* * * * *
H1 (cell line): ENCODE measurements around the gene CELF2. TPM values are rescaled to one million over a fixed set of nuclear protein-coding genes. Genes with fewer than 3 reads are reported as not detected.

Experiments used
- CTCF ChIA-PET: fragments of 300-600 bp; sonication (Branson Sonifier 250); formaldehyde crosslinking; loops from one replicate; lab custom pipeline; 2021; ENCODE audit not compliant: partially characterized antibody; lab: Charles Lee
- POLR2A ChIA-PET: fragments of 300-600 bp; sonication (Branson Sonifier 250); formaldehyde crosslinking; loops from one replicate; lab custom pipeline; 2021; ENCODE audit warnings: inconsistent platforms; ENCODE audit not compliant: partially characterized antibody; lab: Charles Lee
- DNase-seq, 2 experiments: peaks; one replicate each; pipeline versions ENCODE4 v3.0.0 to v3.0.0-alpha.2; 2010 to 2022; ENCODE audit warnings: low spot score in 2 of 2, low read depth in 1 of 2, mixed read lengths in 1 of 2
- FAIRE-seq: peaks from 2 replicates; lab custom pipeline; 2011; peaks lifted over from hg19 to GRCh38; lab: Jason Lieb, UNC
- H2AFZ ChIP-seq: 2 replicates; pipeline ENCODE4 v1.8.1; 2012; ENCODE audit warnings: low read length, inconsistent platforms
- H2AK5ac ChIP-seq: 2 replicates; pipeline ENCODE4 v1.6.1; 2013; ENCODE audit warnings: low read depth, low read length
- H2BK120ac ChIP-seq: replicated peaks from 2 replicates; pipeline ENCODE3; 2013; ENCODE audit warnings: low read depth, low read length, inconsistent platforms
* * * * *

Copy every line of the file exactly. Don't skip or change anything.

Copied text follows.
H1 (cell line): ENCODE measurements around the gene CELF2. TPM values are rescaled to one million over a fixed set of nuclear protein-coding genes. Genes with fewer than 3 reads are reported as not detected.

Experiments used
- CTCF ChIA-PET: fragments of 300-600 bp; sonication (Branson Sonifier 250); formaldehyde crosslinking; loops from one replicate; lab custom pipeline; 2021; ENCODE audit not compliant: partially characterized antibody; lab: Charles Lee
- POLR2A ChIA-PET: fragments of 300-600 bp; sonication (Branson Sonifier 250); formaldehyde crosslinking; loops from one replicate; lab custom pipeline; 2021; ENCODE audit warnings: inconsistent platforms; ENCODE audit not compliant: partially characterized antibody; lab: Charles Lee
- DNase-seq, 2 experiments: peaks; one replicate each; pipeline versions ENCODE4 v3.0.0 to v3.0.0-alpha.2; 2010 to 2022; ENCODE audit warnings: low spot score in 2 of 2, low read depth in 1 of 2, mixed read lengths in 1 of 2
- FAIRE-seq: peaks from 2 replicates; lab custom pipeline; 2011; peaks lifted over from hg19 to GRCh38; lab: Jason Lieb, UNC
- H2AFZ ChIP-seq: 2 replicates; pipeline ENCODE4 v1.8.1; 2012; ENCODE audit warnings: low read length, inconsistent platforms
- H2AK5ac ChIP-seq: 2 replicates; pipeline ENCODE4 v1.6.1; 2013; ENCODE audit warnings: low read depth, low read length
- H2BK120ac ChIP-seq: replicated peaks from 2 replicates; pipeline ENCODE3; 2013; ENCODE audit warnings: low read depth, low read length, inconsistent platforms